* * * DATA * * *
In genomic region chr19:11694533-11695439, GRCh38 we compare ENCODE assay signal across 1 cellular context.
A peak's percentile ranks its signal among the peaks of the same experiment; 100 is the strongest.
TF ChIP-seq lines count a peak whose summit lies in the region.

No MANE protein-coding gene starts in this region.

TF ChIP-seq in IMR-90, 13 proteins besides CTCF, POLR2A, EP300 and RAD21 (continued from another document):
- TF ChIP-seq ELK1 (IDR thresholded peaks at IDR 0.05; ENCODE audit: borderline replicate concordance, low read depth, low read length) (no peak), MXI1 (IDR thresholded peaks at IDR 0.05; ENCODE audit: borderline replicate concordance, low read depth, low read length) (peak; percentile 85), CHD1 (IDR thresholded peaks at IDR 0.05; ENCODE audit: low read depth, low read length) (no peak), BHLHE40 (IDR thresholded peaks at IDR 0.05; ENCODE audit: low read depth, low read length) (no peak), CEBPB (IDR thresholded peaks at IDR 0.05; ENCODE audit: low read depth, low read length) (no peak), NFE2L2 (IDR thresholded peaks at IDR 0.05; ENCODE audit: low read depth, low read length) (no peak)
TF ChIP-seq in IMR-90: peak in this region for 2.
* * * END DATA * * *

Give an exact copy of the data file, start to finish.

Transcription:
In genomic region chr19:11694533-11695439, GRCh38 we compare ENCODE assay signal across 1 cellular context.
A peak's percentile ranks its signal among the peaks of the same experiment; 100 is the strongest.
TF ChIP-seq lines count a peak whose summit lies in the region.

No MANE protein-coding gene starts in this region.

TF ChIP-seq in IMR-90, 13 proteins besides CTCF, POLR2A, EP300 and RAD21 (continued from another document):
- TF ChIP-seq ELK1 (IDR thresholded peaks at IDR 0.05; ENCODE audit: borderline replicate concordance, low read depth, low read length) (no peak), MXI1 (IDR thresholded peaks at IDR 0.05; ENCODE audit: borderline replicate concordance, low read depth, low read length) (peak; percentile 85), CHD1 (IDR thresholded peaks at IDR 0.05; ENCODE audit: low read depth, low read length) (no peak), BHLHE40 (IDR thresholded peaks at IDR 0.05; ENCODE audit: low read depth, low read length) (no peak), CEBPB (IDR thresholded peaks at IDR 0.05; ENCODE audit: low read depth, low read length) (no peak), NFE2L2 (IDR thresholded peaks at IDR 0.05; ENCODE audit: low read depth, low read length) (no peak)
TF ChIP-seq in IMR-90: peak in this region for 2.